Debbi: [00:05:59] God, I know.
Burl: [00:06:00] Orson Welles used to talk about that, that you want to keep that feeling of you don’t know how bad you are, really. You don’t know what you’re doing wrong, you know. So when you don’t have that, oh, gee, I’m going to embarrass myself by writing another book. It’ll be out there to shame me forever. Just go ahead. You try all sorts of things. I’ll give an example. My first true crime book. Man Overboard, the counterfeit resurrection of Phil Champagne. Now, traditionally, the rules in true crime, which aren’t observed anymore whatsoever, is just the facts. It’s like you’re Joe Friday. Just the facts, ma’am. It was rather dry stuff. You don’t really read true crime books where the author has any [illegible] this could have been anybody.
“Orson Welles used to talk about that, that you want to keep that feeling of you don’t know how bad you are, really. You don’t know what you’re doing wrong, you know. So when you don’t have that, oh, gee, I’m going to embarrass myself by writing another book.”
[00:07:01] But, I decided, well, this my book. I’ll write it the way I want. And so I break the fourth wall, I talk to the characters in the book, I talk to myself. I make smart-ass comments. I do all the things that true crime writers aren’t supposed to do. And it was a difficult thing structuring the story, because if I told the story in actual order, it would become increasingly boring as it went on. I had to move things. Go back and forth in time in order to put a climactic chapter at the climax rather than three pages in.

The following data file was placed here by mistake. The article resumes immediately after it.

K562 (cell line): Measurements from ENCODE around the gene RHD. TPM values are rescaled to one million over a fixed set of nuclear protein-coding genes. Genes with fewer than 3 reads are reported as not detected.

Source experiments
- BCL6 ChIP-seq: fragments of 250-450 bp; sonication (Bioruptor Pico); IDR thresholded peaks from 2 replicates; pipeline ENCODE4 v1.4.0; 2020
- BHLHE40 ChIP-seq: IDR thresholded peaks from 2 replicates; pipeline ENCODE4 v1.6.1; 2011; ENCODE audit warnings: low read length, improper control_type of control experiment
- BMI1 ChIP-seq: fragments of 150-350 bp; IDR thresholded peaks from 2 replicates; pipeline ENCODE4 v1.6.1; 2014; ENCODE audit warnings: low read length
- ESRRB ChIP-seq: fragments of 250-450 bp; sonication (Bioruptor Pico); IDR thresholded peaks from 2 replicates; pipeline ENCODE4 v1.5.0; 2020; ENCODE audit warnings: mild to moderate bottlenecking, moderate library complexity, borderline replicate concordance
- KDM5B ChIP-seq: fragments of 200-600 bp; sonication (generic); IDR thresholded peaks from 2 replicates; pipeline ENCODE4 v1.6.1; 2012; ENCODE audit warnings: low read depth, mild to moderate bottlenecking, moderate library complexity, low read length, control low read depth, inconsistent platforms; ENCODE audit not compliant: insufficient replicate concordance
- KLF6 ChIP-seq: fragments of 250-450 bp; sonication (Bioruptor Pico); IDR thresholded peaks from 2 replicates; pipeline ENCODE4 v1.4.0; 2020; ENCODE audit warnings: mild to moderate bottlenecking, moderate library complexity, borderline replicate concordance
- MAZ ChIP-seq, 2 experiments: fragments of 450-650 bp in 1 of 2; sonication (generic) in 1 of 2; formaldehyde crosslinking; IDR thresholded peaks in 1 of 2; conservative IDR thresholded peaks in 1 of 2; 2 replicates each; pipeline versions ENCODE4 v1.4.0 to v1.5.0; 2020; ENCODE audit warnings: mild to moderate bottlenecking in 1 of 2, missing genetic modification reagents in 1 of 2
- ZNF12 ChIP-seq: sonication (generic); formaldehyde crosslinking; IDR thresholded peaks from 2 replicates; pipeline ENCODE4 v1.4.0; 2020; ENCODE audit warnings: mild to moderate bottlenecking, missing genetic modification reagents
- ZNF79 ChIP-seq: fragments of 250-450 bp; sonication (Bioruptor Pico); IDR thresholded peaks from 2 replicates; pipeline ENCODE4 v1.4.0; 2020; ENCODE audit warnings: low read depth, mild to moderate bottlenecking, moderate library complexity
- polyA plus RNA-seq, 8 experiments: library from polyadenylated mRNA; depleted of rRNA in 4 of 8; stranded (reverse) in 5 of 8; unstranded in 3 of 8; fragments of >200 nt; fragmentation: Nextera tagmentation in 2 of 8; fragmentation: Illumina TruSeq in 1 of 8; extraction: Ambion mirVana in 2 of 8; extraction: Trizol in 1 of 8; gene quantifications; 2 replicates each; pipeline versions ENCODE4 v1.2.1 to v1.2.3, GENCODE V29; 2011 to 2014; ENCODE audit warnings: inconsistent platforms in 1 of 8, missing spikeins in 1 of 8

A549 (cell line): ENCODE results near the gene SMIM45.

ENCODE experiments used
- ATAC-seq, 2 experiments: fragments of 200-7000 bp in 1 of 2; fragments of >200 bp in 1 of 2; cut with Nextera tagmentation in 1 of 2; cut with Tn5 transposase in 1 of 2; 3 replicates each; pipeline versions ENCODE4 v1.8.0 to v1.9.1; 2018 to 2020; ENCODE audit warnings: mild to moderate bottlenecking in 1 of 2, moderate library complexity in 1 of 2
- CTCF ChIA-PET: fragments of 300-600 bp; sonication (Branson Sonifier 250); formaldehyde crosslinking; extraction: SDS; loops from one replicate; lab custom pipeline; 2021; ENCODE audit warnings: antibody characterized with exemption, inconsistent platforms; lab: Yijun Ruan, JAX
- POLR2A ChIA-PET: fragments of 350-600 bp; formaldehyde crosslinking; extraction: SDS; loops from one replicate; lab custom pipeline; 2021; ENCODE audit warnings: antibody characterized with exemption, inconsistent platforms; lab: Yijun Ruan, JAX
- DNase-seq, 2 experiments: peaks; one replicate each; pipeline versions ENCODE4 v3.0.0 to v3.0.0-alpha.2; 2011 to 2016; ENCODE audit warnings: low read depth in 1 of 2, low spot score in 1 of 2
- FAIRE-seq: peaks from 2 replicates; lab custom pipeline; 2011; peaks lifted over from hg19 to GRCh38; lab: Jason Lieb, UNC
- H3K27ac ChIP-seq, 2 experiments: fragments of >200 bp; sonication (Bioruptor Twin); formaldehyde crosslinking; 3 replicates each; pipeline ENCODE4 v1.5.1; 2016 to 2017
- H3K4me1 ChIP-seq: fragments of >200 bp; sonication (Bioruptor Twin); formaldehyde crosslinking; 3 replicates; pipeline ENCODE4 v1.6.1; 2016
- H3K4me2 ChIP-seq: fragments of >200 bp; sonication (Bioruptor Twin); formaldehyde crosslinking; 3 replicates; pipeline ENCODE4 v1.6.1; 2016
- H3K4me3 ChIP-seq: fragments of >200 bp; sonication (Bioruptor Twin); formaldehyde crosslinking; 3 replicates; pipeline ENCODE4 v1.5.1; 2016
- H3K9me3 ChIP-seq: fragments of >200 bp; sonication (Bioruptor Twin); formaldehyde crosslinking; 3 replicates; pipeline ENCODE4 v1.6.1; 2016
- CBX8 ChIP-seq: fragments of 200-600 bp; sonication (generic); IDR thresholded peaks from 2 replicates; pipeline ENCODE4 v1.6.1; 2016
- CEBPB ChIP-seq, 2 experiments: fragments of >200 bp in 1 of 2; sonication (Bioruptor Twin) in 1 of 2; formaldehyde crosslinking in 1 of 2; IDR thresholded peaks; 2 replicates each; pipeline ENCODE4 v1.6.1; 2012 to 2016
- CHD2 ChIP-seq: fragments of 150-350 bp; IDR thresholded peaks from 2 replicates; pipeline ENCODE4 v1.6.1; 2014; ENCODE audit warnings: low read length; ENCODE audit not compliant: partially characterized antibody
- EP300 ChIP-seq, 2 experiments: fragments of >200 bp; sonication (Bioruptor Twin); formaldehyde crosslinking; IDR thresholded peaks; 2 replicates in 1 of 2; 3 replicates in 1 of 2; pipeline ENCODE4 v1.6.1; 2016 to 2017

[00:07:39] I went, well, who knows what’s going to happen with this book? And the first attempt to publish it, they sent me the galleys and I noticed there were several chapters missing. And they said, well, can’t we just publish it like that? Do we have to move a lot of chapters? I think so. So it came out and the wrong file was printed. The uncorrected version was printed, and this is a tragic story. E.W. Count, who is the Edgar award-winning author, I had sent the manuscript to her. I said, E.W. We’re on a first initial basis. E, I said. Will you read this book and give me some hope because you are a true professional and what do I know? So she reads it and very astutely says the first 19 pages don’t work. Got to redo the first 19 pages. And she graciously wrote out all the changes that she would make. Bless her heart. So I made those changes and that was not the file that was printed. They sent the wrong file to the publisher. And the book came out with all the typos and everything wrong in the first 19 pages. Poor E. Poor E. E no doubt felt that I had slighted her dreadfully. You know, that I did, well, “Here’s your suggestions. I don’t even deal with them.”